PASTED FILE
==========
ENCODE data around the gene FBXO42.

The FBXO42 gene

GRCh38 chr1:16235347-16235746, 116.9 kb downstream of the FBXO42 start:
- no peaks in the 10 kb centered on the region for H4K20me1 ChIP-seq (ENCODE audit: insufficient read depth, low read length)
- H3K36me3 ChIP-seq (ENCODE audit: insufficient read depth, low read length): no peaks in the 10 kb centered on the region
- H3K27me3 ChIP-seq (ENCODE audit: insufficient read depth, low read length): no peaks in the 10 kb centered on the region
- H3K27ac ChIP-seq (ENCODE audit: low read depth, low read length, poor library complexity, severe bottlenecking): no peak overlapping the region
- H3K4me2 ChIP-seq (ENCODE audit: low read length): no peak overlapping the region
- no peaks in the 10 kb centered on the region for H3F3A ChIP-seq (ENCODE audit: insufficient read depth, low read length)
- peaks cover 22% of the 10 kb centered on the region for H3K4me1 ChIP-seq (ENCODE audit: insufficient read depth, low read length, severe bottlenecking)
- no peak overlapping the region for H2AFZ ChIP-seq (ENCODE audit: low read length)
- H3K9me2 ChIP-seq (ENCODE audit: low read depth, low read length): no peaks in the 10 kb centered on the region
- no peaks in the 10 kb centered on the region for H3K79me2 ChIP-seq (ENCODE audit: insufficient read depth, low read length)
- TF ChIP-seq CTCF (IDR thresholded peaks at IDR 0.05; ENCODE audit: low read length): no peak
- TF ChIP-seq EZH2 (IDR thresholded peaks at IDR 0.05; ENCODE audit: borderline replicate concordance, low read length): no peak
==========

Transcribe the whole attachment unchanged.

ENCODE data around the gene FBXO42.

The FBXO42 gene

GRCh38 chr1:16235347-16235746, 116.9 kb downstream of the FBXO42 start:
- no peaks in the 10 kb centered on the region for H4K20me1 ChIP-seq (ENCODE audit: insufficient read depth, low read length)
- H3K36me3 ChIP-seq (ENCODE audit: insufficient read depth, low read length): no peaks in the 10 kb centered on the region
- H3K27me3 ChIP-seq (ENCODE audit: insufficient read depth, low read length): no peaks in the 10 kb centered on the region
- H3K27ac ChIP-seq (ENCODE audit: low read depth, low read length, poor library complexity, severe bottlenecking): no peak overlapping the region
- H3K4me2 ChIP-seq (ENCODE audit: low read length): no peak overlapping the region
- no peaks in the 10 kb centered on the region for H3F3A ChIP-seq (ENCODE audit: insufficient read depth, low read length)
- peaks cover 22% of the 10 kb centered on the region for H3K4me1 ChIP-seq (ENCODE audit: insufficient read depth, low read length, severe bottlenecking)
- no peak overlapping the region for H2AFZ ChIP-seq (ENCODE audit: low read length)
- H3K9me2 ChIP-seq (ENCODE audit: low read depth, low read length): no peaks in the 10 kb centered on the region
- no peaks in the 10 kb centered on the region for H3K79me2 ChIP-seq (ENCODE audit: insufficient read depth, low read length)
- TF ChIP-seq CTCF (IDR thresholded peaks at IDR 0.05; ENCODE audit: low read length): no peak
- TF ChIP-seq EZH2 (IDR thresholded peaks at IDR 0.05; ENCODE audit: borderline replicate concordance, low read length): no peak